Get Home Bag

Having your bug out bag or INCH bag all packed up sitting at home definitely tells a lot about your emergency preparedness. But since an emergency tends to happen without prior notice, what if at the very same time it arises and you are away from home, what are the playing odds for you to survive in the wilderness?


In this post, we will discuss the purpose of a get home bag and its difference from a bug out bag and INCH bag. Lastly, we will give you a list to include in it, so that you can avoid putting in excessive supplies out of impulsiveness.

What is The Purpose of a Get Home Bag

As the name implies, a get home bag’s main purpose is to provide you with the bare necessities until you get home safe and sound. A get home bag is intended to be used as an emergency bag for short term disasters and infrastructure disturbances. Thus it is typically designed to be portable and compact which can only contain everything that you should need within about 24-48 hours—you may also find other preppers addressing it as a 24-hour bag.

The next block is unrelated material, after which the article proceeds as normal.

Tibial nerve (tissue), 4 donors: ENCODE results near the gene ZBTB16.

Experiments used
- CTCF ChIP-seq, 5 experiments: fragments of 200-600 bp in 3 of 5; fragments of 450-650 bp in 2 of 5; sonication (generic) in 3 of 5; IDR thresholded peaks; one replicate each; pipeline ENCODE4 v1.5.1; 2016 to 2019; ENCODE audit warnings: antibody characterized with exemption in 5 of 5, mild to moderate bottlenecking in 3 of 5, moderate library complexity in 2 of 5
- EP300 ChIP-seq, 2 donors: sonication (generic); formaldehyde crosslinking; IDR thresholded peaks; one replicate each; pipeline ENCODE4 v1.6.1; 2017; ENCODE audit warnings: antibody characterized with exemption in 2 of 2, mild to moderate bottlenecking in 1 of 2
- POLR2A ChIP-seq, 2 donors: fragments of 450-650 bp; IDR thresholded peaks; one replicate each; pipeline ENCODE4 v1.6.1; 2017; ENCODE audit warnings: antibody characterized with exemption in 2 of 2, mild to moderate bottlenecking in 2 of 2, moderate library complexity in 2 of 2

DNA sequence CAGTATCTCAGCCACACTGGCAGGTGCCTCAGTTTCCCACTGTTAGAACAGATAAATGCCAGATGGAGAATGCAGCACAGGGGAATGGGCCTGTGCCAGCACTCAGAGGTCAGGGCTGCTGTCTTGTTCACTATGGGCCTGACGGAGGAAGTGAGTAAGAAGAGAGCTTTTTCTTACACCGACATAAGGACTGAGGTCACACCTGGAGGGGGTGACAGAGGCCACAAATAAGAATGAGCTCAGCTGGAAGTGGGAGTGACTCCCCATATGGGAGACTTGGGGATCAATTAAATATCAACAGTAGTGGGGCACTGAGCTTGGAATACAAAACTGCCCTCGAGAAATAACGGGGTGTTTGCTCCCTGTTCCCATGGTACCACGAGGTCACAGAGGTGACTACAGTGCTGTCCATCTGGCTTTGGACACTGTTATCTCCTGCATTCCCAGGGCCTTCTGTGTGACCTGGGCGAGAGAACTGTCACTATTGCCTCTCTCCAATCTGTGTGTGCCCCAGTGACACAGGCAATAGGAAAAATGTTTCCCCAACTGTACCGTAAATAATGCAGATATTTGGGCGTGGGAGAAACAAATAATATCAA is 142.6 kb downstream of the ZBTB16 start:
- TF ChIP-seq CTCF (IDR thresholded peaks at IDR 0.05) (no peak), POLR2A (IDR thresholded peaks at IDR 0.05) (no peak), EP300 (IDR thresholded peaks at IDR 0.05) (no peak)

Ideally, a get home bag should be carried anywhere when away from home, considering the likely odds of unexpected emergencies that may suddenly occur any time within the day. For the most part, this emergency revolves around a scenario wherein you get stuck on the road or in the wilderness and you have to travel a significant measure of distance to finally reach home, whether in your bug out vehicle, on your bug out bike or just on foot.

How a Get Home Bag is Different from a Bug Out Bag and an INCH Bag

Perhaps it’s a lot to take in with all these different emergency bags that have been going around in the prepper world, and it is reasonable if you happen to confuse one with the other since they all seem to give the same impression. Indeed, all of these bags serve only one purpose and that is to make sure you are prepared when an emergency of SHTF situation gets to your feet without warning. But the relevance of each bag varies depending on the situation.